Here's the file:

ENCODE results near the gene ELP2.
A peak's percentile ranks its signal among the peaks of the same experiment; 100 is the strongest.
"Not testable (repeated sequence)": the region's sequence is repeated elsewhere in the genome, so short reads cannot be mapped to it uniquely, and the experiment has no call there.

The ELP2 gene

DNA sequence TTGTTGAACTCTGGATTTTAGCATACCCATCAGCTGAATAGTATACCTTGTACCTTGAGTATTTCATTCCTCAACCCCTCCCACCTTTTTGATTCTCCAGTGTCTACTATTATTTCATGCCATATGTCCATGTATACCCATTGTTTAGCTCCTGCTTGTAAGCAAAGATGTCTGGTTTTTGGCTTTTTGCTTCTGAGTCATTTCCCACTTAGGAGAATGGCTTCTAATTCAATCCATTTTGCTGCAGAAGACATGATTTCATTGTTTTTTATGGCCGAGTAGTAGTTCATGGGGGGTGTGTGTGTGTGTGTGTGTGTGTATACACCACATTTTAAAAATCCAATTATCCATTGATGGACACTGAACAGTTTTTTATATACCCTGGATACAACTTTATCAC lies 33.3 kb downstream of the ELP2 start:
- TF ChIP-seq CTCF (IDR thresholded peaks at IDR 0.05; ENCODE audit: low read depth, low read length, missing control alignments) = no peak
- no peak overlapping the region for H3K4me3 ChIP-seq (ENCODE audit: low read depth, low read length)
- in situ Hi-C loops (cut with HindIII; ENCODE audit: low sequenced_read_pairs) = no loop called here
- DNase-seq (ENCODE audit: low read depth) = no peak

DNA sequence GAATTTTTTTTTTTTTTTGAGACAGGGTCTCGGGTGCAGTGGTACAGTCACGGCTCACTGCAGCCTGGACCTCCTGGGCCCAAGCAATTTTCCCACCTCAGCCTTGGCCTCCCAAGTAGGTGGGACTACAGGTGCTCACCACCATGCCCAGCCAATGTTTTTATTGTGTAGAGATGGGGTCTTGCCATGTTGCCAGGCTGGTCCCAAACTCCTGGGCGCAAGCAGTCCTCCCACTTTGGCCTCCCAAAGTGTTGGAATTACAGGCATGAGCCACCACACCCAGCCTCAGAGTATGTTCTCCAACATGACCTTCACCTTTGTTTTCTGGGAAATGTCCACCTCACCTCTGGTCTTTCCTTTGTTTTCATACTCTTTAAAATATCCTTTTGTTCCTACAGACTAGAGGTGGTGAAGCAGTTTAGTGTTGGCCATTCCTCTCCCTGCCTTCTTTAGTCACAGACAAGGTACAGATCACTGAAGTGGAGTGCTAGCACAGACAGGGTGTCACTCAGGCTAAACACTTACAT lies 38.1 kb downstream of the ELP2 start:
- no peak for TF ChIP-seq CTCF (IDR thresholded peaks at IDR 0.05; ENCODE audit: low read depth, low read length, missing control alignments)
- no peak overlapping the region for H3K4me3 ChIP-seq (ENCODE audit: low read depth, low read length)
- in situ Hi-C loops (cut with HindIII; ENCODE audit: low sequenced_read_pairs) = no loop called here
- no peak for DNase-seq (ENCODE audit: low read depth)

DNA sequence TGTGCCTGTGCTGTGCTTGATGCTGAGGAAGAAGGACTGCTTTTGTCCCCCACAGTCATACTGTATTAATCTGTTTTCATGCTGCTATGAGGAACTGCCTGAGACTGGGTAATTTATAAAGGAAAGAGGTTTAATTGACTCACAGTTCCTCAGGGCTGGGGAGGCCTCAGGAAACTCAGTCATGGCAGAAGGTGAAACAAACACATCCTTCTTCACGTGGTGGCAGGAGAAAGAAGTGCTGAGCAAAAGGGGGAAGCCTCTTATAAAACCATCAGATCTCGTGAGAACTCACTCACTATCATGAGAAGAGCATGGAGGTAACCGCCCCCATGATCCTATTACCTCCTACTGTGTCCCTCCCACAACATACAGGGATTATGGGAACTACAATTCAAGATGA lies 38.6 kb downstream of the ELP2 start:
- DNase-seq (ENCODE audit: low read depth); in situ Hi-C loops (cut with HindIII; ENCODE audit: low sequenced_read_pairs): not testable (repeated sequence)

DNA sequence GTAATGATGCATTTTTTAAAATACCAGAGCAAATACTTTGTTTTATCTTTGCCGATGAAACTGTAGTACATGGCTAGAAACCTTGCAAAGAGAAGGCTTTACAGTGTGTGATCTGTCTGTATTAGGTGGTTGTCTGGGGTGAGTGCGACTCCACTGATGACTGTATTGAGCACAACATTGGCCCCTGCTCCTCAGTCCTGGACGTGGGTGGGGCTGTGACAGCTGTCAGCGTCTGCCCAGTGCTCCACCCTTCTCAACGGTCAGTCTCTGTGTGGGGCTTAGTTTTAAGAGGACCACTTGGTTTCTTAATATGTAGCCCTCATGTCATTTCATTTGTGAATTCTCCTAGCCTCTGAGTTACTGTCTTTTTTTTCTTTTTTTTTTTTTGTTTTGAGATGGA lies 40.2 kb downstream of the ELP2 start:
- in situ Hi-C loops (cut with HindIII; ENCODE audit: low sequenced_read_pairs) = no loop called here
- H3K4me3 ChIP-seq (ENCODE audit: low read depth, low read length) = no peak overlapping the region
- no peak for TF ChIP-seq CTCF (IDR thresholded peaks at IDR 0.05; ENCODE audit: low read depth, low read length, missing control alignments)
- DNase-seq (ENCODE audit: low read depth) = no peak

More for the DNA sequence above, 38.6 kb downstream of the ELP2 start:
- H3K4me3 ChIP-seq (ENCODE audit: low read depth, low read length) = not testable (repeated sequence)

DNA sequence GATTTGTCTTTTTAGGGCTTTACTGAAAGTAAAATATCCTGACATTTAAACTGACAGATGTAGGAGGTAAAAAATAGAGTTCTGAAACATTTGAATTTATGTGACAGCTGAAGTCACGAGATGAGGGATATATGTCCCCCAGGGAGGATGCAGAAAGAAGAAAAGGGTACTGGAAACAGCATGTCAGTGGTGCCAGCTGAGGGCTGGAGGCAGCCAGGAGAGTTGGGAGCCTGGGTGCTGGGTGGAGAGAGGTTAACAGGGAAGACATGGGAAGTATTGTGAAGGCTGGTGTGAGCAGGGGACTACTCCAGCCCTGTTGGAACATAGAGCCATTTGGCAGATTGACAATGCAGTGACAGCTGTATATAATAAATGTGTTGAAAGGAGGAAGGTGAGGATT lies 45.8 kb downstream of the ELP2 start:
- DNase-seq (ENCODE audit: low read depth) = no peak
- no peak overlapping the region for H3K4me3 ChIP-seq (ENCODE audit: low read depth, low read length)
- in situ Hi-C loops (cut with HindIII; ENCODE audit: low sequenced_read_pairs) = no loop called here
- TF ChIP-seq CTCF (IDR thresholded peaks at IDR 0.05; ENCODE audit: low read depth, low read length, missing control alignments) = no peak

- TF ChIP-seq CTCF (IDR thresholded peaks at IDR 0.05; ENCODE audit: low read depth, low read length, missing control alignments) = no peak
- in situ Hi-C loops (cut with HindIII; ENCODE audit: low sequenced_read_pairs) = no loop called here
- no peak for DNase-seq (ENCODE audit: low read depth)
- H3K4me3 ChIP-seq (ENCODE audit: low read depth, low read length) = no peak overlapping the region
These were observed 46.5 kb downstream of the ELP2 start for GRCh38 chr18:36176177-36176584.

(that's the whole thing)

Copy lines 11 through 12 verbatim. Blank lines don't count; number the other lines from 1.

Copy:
- no peak for TF ChIP-seq CTCF (IDR thresholded peaks at IDR 0.05; ENCODE audit: low read depth, low read length, missing control alignments)
- no peak overlapping the region for H3K4me3 ChIP-seq (ENCODE audit: low read depth, low read length)